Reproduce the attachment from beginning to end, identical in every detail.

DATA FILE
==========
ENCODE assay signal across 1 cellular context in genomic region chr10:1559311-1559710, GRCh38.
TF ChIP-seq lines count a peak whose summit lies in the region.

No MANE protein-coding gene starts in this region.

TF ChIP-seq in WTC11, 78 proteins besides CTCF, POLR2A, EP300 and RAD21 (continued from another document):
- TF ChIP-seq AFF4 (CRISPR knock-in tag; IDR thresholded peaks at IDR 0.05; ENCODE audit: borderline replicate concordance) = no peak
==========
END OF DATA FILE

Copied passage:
ENCODE assay signal across 1 cellular context in genomic region chr10:1559311-1559710, GRCh38.
TF ChIP-seq lines count a peak whose summit lies in the region.

No MANE protein-coding gene starts in this region.

TF ChIP-seq in WTC11, 78 proteins besides CTCF, POLR2A, EP300 and RAD21 (continued from another document):
- TF ChIP-seq AFF4 (CRISPR knock-in tag; IDR thresholded peaks at IDR 0.05; ENCODE audit: borderline replicate concordance) = no peak